“You also need manual dexterity and the ability to think outside of the box,” Lance advises. “Have a strong knowledge of what you’re getting into in the first place – why is this material important to preserve?”
Archivist Job Opportunities
“The job market depends on what you want to focus on and what you want to do with that focus,” Lance explains. “If you want a position at music or film studios, it’s going to be difficult to get your first project. But there are collections all over the country. If you develop the skills of learning how to work with the material, it’s easy to get involved.”
However, just because you have a passion for archiving, don’t think that the jobs will fall from the sky.
“There aren’t many jobs specifically called ‘audio-visual archivist,’” says Lance. “You have to become a detective and find places that have collections in which you are interested. Explain how they could use your help to preserve the material, organize and make the material accessible.”
He continues, “For instance, I have a colleague who works with police departments. They have films, videos, and audio recordings that document crimes, and some of these cases never close.” My colleague showed them the importance of working with an archivist for this very reason.
Archivist Favorite Aspect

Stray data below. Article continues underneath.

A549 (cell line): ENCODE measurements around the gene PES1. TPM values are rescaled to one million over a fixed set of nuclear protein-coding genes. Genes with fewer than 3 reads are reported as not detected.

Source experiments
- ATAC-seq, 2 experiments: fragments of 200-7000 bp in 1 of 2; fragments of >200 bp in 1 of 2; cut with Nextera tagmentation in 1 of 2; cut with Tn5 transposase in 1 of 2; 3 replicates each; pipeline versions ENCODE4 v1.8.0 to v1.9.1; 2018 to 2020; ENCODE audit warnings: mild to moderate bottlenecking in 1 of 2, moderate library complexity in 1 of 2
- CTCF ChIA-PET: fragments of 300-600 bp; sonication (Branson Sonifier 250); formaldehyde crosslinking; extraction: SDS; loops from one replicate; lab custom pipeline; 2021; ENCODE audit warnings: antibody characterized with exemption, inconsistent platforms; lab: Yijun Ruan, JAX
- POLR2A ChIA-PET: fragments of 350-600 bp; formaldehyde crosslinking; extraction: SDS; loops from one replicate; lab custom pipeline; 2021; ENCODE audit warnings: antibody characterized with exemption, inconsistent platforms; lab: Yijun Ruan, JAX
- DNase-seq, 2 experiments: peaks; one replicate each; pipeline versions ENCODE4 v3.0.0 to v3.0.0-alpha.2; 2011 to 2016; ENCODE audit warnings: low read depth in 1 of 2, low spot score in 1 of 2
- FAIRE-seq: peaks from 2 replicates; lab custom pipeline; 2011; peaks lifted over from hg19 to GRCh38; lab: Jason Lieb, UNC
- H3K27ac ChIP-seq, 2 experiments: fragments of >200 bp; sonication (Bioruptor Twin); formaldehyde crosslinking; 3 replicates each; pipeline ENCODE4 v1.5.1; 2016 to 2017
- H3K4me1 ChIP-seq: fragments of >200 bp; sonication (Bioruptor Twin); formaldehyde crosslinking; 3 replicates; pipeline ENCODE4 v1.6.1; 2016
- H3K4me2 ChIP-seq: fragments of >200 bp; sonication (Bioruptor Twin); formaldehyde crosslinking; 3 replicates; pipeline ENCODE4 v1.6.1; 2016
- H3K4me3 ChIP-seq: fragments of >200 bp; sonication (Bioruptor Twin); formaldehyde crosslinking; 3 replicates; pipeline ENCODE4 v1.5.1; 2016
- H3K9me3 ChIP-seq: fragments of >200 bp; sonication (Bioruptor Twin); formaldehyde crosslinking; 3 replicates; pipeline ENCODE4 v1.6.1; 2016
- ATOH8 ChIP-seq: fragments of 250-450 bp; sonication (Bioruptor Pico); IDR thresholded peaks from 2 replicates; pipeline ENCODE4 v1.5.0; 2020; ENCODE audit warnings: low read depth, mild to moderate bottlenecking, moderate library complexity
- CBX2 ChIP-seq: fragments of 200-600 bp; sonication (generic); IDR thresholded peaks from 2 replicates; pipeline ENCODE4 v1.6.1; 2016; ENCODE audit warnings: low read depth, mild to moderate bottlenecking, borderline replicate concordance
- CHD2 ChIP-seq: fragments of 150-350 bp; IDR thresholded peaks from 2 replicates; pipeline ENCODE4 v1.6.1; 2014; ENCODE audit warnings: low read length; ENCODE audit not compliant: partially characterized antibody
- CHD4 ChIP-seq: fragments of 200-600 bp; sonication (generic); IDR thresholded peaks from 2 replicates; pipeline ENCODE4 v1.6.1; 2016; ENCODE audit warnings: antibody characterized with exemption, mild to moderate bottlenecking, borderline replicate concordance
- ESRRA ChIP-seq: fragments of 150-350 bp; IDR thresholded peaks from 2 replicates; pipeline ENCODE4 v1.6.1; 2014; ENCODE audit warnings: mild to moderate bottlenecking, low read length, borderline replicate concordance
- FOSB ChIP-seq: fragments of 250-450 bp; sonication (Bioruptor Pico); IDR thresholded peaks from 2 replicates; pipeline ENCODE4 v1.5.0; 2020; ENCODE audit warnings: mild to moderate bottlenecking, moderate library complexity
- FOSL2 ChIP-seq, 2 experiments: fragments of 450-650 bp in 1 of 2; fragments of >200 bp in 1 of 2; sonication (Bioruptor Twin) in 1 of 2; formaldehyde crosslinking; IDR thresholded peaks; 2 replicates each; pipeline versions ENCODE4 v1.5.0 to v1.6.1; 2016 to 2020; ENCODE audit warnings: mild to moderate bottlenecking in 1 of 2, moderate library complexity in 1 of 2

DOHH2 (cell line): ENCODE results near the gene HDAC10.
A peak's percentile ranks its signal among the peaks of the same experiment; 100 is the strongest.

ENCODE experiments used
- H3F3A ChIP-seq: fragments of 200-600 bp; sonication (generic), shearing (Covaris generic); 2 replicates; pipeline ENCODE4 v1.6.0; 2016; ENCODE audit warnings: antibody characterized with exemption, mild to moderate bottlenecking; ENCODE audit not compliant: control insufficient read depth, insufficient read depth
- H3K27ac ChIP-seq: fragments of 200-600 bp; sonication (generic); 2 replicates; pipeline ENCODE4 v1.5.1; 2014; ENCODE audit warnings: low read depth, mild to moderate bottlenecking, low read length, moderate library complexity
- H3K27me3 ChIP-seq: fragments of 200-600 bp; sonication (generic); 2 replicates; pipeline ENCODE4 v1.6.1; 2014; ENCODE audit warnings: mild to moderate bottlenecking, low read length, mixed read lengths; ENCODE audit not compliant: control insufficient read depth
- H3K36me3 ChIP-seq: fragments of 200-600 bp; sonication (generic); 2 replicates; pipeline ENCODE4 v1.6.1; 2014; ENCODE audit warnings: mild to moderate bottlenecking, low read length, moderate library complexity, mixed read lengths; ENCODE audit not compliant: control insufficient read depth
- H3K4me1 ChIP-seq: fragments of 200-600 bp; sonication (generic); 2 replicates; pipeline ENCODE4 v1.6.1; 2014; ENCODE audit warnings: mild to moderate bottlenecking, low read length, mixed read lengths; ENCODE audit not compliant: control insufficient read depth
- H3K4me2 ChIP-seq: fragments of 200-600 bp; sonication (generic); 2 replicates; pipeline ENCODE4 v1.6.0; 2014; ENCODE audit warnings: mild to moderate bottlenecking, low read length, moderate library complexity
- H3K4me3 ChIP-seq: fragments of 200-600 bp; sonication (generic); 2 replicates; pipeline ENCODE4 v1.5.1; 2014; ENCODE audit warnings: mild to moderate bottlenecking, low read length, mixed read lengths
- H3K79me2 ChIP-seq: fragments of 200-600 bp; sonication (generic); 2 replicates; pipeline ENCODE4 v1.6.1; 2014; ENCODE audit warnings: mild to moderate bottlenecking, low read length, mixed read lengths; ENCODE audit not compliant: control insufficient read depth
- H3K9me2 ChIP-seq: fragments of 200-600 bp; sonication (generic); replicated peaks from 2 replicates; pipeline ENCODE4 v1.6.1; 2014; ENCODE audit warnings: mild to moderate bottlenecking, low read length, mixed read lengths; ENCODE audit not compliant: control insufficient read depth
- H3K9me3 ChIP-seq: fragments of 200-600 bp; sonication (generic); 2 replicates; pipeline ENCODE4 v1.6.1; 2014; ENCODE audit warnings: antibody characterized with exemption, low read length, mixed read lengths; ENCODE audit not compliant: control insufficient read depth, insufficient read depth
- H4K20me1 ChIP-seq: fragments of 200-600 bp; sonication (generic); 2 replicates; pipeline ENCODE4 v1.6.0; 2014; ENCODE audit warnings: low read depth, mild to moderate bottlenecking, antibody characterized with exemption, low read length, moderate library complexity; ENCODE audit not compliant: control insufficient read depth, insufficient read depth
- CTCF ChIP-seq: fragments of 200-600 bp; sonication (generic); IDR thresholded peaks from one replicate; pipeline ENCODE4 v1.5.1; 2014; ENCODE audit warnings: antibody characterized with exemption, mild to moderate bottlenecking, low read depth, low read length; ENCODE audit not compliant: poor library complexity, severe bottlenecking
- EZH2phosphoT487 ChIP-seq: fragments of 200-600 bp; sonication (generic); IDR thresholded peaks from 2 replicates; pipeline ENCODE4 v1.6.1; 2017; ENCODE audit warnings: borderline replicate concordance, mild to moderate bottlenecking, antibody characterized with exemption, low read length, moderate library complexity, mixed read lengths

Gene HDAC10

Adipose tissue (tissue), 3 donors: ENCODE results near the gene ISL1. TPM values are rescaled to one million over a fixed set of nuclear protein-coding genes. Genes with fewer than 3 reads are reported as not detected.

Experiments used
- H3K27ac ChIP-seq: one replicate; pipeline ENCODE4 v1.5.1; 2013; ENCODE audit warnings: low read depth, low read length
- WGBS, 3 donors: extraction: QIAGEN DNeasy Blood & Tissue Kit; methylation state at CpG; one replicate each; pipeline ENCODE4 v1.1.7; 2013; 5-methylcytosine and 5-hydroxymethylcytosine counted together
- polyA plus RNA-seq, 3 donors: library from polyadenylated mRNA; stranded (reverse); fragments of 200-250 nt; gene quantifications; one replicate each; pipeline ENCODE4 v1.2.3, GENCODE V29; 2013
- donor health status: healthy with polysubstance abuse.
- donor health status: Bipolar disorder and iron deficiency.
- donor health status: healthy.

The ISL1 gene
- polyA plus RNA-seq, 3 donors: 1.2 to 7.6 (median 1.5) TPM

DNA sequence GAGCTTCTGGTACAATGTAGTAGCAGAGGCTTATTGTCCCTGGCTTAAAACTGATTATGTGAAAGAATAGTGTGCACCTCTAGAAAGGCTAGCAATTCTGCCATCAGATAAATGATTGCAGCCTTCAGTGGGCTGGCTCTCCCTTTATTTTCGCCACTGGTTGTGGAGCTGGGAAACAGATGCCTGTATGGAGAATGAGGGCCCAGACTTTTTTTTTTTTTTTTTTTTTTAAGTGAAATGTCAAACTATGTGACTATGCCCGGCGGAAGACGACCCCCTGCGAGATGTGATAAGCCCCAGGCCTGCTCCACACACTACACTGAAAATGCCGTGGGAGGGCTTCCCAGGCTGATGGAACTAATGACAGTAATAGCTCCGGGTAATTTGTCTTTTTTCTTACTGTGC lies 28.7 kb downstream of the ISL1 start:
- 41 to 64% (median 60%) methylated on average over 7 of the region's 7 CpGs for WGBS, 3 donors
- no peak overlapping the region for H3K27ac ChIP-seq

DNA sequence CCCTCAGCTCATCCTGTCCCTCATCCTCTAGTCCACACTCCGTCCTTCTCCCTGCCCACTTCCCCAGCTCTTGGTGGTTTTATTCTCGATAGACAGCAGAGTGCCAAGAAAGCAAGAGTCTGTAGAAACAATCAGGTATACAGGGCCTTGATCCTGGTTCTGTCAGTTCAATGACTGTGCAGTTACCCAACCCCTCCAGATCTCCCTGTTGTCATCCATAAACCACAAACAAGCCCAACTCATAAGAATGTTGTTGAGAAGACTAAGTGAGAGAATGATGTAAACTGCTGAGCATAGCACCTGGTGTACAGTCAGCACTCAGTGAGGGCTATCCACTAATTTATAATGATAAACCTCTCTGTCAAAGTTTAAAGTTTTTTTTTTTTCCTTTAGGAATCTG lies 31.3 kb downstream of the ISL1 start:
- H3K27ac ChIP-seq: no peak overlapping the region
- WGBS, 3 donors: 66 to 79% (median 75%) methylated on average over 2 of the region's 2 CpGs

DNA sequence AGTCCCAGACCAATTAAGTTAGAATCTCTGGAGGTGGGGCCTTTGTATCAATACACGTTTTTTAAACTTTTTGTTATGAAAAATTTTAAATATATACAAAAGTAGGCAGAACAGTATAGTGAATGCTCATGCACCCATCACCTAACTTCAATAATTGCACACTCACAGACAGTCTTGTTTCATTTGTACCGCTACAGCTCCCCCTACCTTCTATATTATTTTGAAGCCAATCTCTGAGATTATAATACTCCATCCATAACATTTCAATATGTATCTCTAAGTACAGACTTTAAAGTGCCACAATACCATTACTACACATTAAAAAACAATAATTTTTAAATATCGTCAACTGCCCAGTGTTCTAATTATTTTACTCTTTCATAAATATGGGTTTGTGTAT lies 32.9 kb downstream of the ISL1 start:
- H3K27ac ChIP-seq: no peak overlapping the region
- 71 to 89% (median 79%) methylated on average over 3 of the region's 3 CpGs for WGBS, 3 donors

As any archivist should, Lance enjoys working with material that is important to history and society.
“I’m glad to help preserve the stories of many different people,” he says.
Archivist’s Future Ambitions
Although Lance loves the track that he is currently on; he would like to see some changes for the archivist career in general.
“There needs to be a higher awareness of the need to preserve material,” he advises. “Academic degrees should also be better suited for the need, including undergrad classes to younger students get involved and a PhD program to help educate the future educators.”
Advice for Prospective Archivists
“First, you need to understand the field and its importance,” Lance explains. “Go to places that have audio-visual collections and network with the people there. See if you can help them in the preservation of their collections.”
He adds, “No matter how strange a topic is, even if you think that you’re the only one interested in that material, there will be others, and there will be a way to help preserve the topic for the future.”